I hear those prophetic cries…in the voice of every woman (and a few men) who have spoken out against sexual harassment and violence…through the #metoo movement—through the Silence Breakers—the brave souls who call us to repent the sinful and systemic evils of sexism.

I see those prophetic beacons in all those who take a knee at football games to raise awareness and remind us that Black lives matter, in the students who walked out of high school classes here in Brookline…and all those who call us to repent of the sinful and systemic evils of racism.

I hear those prophetic messages…from scientists and activists and all those who continually remind us that climate change is real and a pressing moral issue…

I hear it from all those who advocate for the poor, the marginalized, the refugee, the grieving…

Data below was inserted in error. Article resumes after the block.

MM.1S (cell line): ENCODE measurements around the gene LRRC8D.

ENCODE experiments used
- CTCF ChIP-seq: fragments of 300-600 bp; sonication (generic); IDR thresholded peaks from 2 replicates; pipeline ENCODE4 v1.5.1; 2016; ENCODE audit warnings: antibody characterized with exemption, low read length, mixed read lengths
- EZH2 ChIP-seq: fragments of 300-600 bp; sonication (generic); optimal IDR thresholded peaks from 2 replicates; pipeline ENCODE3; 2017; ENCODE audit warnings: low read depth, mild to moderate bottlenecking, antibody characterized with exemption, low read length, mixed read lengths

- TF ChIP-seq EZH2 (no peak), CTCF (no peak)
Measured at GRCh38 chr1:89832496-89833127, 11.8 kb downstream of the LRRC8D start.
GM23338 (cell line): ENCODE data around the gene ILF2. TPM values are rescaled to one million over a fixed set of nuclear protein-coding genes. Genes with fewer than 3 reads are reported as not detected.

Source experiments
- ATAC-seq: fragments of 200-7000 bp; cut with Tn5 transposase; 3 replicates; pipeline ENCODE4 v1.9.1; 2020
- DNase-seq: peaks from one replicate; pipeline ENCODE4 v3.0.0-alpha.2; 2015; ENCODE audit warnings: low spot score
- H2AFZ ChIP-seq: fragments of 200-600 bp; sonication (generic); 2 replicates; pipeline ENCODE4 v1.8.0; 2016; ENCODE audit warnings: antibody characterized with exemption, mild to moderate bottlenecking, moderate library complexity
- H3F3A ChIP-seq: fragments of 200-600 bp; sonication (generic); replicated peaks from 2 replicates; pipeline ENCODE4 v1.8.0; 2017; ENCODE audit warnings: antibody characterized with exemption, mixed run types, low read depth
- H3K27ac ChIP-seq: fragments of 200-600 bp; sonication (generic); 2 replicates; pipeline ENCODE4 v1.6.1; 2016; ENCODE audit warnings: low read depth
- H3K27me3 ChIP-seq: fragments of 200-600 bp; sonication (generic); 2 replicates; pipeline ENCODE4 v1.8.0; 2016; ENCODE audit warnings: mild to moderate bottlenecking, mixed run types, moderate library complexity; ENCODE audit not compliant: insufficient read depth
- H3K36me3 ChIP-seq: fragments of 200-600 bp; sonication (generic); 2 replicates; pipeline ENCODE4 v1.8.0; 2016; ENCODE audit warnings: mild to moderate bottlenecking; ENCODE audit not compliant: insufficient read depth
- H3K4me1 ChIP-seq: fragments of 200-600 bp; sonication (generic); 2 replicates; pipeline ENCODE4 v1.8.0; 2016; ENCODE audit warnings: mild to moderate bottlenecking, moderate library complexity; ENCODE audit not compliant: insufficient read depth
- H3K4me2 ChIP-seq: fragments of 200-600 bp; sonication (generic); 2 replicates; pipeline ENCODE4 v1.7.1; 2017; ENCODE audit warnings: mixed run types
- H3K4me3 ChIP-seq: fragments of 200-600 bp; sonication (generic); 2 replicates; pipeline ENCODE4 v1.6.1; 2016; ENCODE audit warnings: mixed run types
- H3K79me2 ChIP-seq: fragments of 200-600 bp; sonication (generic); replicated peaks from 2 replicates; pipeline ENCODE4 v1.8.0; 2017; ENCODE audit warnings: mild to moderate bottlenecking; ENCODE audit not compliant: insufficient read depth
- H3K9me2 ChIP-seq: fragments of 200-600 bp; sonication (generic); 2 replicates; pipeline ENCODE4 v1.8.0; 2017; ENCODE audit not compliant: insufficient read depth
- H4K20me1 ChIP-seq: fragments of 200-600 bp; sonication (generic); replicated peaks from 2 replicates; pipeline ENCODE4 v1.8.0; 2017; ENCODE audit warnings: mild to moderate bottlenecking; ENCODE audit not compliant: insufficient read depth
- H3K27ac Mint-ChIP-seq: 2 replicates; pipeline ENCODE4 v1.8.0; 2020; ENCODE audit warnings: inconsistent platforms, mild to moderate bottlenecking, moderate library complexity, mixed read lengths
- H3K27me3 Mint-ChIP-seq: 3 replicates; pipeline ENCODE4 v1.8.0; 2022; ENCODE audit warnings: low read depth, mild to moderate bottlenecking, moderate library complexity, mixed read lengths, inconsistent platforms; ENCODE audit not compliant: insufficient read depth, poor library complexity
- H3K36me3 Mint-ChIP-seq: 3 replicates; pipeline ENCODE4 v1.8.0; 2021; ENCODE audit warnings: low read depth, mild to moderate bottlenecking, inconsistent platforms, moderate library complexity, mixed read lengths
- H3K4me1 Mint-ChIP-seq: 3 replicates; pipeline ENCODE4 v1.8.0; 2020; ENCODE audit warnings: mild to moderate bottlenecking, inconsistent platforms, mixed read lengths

Into every wilderness God sends messengers and the questions for us always is…can we hear them?…Will we we hear them, repent—turn and join them…in proclaiming “Here is your God!” ”Prepare the way of the Lord”?

From Isaiah to John and to today…this has been our calling as the people of God—to be the constantly-correcting, ever-hope-filled alternative to whatever system of oppression is in power at the time.

The biblical witness of our Jewish siblings, and the history of the Christian church has shown that the People of God have not always done a bang-up job of this…In fact, we’ve always had a difficult relationship with earthly power…and we’ve gotten it wrong more often than we’ve gotten it right.